The Redhead who Electrified the Australian Stage

Australia has a controversial redhead as its leader. Just on a century ago it was a redhead on stage, with a famous wicked wink, who set tongues wagging. Leann Richards reports on the scandalous life and times of Daisy Jerome.

In 1913 fashions and attitudes were changing quickly. Early that year suffragettes marched in the US and later the shocking Argentine tango was introduced to western society. It reached Australia in late 1913 and almost simultaneously, a young music hall artist called Daisy Jerome arrived in the country.

Voluptuous Songbird Forced to Ration Sweeties and Ditch Husbands.

At the beginning of the twentieth century Celia Ghiloni was a star in the JC Williamson Company, touring musical comedy and Gilbert and Sullivan across Australia and New Zealand. But jibes over her weight led to some serious belt tightening, as Leann Richards reports.

Born Rosabelle Ethel Celia Ghiloni in Victoria in 1879, the daughter of an Italian immigrant from Tuscany, she was known throughout her life as Celia.

She grew up in Western Australia and at 16 began singing in public at recitals.

How Christchurch’s Turn of the Century Child Protégés Conquered the Stage World.

Decades before Shirley Temple, Australasia had its own young starlets. The Beatty sisters, Maud and May, were two of our most famous exports during the late 19th and early 20th centuries.

Leann Richards reports.

The Comedian who became a War Hero.

When faced with mortal danger in World War 1, a showman did what came naturally – he cracked a joke.

Leann Richards looks back at the life of Tom Dawson.

In the early 1900s, Harry Rickards’ Tivoli Circuit featured a small number of regulars. They were an expected and much loved attraction of any Tivoli show. One of them was Welsh born comedian Tom Dawson.

Born Tom Besley in Wales in 1874, his first job was as a child labourer in mines and factories, before his family moved to Australia.  

The Lost Art of Painting A Scene

In the 19th century scenic designers were talented artists who quickly produced temporary masterpieces for their managers. It was a laborious process involving precise brushwork and intense concentration.

One of the most famous and esteemed scenic designers of the time was George Gordon, who created many and varied scenes for Australian audiences through his 15 year tenure. They ranged from common English indoor parlours to exotic locales and climes.

Before The Fringe

Australian experimental theatre in the 60s was stripped bare. by Clem Gorman.

Before there was a Fringe, hovering on the edges of the established theatre, in Sydney there was a bold, sometimes naive, but always exciting strand of live performance, running its own race outside the Establishment, called Experimental Theatre.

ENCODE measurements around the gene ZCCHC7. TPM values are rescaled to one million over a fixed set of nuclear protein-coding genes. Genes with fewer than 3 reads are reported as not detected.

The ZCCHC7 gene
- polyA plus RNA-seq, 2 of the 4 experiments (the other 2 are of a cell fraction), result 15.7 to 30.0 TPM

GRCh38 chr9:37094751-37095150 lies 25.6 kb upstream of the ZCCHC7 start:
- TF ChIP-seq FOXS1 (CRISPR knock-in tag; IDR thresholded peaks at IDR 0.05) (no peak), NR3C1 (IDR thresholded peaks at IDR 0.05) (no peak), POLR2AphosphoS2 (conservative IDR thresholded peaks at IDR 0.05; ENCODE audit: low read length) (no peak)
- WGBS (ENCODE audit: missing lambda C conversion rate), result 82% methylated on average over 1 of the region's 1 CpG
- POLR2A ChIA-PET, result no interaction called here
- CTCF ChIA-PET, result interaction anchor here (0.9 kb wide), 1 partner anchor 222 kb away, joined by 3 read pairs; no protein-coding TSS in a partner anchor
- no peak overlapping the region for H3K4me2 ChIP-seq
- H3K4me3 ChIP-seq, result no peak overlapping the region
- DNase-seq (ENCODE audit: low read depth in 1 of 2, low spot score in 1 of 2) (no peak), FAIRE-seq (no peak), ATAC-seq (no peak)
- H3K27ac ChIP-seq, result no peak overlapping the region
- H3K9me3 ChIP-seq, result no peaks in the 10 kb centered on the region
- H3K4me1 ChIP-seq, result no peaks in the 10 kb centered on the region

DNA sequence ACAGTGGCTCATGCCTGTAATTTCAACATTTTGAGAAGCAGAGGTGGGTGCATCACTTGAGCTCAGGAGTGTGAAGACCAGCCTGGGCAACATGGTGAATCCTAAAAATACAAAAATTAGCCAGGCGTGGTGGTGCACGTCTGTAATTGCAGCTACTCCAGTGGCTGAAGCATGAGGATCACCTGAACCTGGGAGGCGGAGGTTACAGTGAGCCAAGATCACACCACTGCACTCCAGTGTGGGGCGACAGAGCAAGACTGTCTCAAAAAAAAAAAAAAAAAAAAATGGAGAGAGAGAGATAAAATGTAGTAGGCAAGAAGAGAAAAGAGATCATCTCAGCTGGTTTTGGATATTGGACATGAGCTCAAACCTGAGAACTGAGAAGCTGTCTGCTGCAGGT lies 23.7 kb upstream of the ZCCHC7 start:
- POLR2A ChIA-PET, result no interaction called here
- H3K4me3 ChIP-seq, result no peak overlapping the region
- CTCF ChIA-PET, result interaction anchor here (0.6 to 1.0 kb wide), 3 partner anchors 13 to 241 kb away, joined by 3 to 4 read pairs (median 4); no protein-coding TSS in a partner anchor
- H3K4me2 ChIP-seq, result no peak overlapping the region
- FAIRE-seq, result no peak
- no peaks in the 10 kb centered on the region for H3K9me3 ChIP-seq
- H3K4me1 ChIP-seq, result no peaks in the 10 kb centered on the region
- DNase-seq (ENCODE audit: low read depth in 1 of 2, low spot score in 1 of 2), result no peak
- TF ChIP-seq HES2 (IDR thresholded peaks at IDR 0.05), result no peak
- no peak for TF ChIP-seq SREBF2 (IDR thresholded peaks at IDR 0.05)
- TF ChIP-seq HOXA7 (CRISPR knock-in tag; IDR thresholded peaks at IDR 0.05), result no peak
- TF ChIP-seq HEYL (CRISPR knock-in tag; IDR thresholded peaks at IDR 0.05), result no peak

How Ambition Ruined Early Aussie Champion of Local Talent

Bendigo-born William Anderson produced melodramas with Australian themes, authentic local settings and local talent, but gambling, on horses and grand schemes, eventually proved his undoing. Leann Richards re-introduces the charismatic showman, once mentioned in the same breath as J.C. Williamson.

In the early 20th century most Australian theatrical entrepreneurs were foreign born. There was one exception, William Anderson. For over thirty years Anderson dominated Australian melodrama and actively supported native writers, actors and producers.

What broke the heart of the World’s Greatest Juggler?

Juggler Paul Cinquevalli made four visits to Australia between 1899 and 1914. He was a skilled showman who perfected the art of juggling to a degree seldom seen. One of his favourite places became Australia until fate intervened. Cinquevalli was Polish and started his performing life as a trapeze artist. However a bad accident transformed the mediocre acrobat into the world’s greatest juggler. Cinquevalli called it ‘the fluke of my life’.

Wife Accuses Stage Hero of Sleeping with all the Damsels: Read All About It!

Leann Richards reports on how the whiff of backstage shenanigan’s made the front page in 1901, when actors used their skills in a courtroom drama of love and jealousy.

Toni Lamond - Lady in Lights

Neil Litchfield interviewed Toni Lamond for Stage Whispers about her astonishing career shortly after the announcement of her Green Room Lifetime Achievement Award in 2008. “A large part of my early career was based in Melbourne, in vaudeville, and the Tivoli, with the Tivoli being the top of the tree. I wanted to be on the Tivoli, and I wanted to be on Broadway. That, to me, was Nirvana. I got to the top of the Tivoli, and I thought, ‘Gosh, I’ve done it, here I am at age 20, and I’m top of the tree.’